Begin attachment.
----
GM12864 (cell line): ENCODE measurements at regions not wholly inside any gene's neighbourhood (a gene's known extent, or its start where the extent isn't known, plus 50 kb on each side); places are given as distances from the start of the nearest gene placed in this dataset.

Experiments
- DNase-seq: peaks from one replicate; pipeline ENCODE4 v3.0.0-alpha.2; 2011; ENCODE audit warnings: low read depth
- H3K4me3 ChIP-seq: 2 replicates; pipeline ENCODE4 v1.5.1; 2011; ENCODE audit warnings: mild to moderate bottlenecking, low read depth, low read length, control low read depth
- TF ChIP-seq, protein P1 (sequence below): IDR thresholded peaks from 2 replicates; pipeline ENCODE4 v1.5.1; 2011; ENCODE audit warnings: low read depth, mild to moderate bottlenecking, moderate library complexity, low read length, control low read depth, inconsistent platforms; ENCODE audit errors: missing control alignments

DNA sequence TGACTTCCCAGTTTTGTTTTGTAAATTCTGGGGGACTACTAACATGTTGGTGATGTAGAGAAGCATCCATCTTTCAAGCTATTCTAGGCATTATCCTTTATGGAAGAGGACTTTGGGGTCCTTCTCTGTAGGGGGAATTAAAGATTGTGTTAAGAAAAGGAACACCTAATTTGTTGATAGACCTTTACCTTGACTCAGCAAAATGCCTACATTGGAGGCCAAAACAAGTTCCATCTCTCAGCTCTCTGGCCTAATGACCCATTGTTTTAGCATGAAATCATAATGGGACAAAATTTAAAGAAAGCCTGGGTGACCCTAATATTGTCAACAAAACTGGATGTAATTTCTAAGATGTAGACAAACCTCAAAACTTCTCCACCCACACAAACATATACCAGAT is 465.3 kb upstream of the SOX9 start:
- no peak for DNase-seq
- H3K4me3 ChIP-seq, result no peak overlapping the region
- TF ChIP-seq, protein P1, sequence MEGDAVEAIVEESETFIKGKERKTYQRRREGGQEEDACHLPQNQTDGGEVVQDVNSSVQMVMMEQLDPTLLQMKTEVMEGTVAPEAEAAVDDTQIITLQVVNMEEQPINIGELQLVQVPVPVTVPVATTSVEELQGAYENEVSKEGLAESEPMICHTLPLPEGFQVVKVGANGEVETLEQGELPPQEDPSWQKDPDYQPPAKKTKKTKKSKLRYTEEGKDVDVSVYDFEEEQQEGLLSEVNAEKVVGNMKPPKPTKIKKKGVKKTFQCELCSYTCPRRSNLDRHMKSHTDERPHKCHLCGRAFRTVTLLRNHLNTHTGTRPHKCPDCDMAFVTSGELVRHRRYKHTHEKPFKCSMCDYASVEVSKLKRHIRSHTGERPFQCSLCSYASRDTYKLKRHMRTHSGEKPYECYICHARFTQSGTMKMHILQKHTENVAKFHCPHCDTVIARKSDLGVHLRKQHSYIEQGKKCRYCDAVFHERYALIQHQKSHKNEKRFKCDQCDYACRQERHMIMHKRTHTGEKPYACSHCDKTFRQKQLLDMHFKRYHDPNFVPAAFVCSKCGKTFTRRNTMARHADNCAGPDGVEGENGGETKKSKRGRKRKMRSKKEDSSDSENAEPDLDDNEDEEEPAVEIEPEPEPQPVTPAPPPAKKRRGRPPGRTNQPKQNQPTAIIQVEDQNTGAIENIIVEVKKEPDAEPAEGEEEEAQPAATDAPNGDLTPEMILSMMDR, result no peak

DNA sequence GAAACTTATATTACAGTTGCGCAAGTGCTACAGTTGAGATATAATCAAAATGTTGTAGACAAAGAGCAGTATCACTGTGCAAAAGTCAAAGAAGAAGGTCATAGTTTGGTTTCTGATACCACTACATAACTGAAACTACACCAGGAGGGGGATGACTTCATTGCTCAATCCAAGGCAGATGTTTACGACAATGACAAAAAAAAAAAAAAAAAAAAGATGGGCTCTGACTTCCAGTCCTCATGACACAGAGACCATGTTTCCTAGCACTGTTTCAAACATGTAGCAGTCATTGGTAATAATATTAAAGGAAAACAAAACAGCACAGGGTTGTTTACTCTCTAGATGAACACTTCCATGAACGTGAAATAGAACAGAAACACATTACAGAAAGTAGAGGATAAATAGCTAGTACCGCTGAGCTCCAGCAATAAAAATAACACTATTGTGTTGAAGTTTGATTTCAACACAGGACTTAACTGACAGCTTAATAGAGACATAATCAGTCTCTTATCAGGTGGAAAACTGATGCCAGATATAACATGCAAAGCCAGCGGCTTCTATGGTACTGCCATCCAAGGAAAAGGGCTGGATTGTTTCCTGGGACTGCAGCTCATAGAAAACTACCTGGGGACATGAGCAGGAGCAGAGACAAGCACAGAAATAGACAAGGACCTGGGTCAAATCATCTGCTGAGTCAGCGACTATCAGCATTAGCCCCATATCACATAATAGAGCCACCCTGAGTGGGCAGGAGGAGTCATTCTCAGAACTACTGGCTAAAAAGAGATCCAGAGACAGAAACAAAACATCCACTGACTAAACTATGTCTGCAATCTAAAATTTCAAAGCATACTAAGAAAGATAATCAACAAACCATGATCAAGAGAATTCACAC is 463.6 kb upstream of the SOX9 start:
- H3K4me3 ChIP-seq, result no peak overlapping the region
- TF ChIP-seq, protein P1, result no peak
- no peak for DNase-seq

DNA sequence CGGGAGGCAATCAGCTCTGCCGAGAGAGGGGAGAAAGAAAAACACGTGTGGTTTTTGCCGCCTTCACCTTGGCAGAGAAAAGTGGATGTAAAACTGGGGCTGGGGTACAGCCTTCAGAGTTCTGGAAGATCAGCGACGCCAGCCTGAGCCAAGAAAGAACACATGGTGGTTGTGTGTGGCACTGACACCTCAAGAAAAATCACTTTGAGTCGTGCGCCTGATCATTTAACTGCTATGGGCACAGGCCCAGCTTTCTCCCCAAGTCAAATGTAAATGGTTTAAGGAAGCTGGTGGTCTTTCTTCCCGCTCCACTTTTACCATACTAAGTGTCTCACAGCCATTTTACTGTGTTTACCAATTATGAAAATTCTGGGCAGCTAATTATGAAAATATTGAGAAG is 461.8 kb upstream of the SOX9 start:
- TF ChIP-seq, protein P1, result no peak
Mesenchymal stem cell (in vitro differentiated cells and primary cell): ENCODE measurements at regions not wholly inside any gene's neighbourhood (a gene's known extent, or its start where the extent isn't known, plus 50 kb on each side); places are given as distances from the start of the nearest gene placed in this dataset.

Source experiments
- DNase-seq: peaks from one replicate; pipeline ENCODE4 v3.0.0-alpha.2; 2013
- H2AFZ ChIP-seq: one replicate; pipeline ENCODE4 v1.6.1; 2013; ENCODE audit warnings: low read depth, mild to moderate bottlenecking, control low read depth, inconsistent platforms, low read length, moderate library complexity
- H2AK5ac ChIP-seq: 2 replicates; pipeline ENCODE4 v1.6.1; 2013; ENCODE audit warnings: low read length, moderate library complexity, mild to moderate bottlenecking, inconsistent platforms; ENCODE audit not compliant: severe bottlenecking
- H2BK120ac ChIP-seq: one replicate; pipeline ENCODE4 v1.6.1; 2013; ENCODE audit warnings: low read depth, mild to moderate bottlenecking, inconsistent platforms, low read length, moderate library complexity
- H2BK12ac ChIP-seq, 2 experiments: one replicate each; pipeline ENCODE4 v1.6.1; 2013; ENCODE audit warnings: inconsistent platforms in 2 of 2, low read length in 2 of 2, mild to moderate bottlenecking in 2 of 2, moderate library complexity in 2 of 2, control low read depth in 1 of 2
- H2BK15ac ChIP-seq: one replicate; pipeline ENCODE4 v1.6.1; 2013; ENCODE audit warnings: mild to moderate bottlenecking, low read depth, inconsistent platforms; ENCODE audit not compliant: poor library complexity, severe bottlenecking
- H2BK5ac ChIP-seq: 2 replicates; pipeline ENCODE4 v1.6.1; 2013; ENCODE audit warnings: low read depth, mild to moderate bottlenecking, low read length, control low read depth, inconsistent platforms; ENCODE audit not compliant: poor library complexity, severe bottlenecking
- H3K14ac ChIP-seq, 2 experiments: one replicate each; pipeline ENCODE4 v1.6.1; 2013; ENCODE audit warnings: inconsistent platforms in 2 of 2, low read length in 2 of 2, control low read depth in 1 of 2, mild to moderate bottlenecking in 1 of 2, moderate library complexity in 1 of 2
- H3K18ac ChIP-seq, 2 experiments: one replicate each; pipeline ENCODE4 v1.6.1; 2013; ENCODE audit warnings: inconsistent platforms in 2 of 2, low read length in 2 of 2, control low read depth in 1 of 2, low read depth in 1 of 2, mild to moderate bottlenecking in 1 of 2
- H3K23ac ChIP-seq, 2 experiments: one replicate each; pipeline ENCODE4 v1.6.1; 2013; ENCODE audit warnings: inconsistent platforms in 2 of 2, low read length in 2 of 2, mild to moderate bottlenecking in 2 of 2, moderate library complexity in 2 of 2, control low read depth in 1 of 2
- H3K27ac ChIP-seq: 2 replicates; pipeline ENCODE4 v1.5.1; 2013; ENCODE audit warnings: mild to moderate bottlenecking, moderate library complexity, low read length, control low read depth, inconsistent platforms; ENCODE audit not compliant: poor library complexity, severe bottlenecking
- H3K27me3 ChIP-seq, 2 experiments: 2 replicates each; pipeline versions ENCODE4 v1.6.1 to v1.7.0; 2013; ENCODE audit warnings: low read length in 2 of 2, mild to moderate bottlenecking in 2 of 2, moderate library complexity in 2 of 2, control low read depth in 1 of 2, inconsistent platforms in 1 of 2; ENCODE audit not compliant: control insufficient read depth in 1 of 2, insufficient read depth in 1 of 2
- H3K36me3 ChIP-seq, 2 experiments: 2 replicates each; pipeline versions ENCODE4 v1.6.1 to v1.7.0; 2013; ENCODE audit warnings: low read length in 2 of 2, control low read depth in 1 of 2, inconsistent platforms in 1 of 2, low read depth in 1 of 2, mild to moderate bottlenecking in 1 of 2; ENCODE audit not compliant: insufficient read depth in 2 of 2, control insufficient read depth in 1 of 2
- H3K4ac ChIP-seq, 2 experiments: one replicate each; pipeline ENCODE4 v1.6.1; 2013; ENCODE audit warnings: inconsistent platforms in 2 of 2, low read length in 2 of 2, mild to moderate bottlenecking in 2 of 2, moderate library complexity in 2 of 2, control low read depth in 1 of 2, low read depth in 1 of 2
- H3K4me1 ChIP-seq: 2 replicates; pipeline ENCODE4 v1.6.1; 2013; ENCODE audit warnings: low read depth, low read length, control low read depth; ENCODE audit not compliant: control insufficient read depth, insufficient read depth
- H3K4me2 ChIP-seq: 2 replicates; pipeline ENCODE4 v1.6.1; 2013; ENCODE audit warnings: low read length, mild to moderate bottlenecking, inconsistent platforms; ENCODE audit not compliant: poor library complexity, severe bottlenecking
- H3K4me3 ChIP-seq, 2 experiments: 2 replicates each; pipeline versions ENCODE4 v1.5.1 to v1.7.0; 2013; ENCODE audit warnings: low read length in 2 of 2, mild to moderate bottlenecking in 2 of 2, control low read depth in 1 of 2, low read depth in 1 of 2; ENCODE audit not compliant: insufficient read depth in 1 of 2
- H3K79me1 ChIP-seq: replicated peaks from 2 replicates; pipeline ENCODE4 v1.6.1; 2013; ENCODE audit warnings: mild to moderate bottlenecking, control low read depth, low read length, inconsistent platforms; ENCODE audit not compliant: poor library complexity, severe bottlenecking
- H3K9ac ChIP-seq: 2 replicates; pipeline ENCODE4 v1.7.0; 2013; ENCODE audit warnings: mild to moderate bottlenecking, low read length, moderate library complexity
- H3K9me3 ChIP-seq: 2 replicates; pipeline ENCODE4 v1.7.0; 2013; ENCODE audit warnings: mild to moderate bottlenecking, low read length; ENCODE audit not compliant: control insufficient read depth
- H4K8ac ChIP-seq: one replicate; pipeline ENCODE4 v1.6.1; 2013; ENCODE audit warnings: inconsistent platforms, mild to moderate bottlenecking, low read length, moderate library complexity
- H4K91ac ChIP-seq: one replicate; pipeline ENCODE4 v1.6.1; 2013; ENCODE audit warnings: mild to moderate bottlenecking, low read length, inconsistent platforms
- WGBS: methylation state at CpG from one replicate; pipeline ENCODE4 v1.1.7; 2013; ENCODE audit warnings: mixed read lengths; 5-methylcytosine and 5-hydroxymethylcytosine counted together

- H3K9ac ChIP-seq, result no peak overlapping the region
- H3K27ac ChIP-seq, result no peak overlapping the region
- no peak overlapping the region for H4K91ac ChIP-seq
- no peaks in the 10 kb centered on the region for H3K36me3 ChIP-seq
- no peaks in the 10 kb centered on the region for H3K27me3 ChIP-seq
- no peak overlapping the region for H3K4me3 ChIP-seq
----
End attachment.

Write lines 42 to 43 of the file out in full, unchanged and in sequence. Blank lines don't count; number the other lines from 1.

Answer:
- H3K27ac ChIP-seq, result no peak overlapping the region
- no peak overlapping the region for H4K91ac ChIP-seq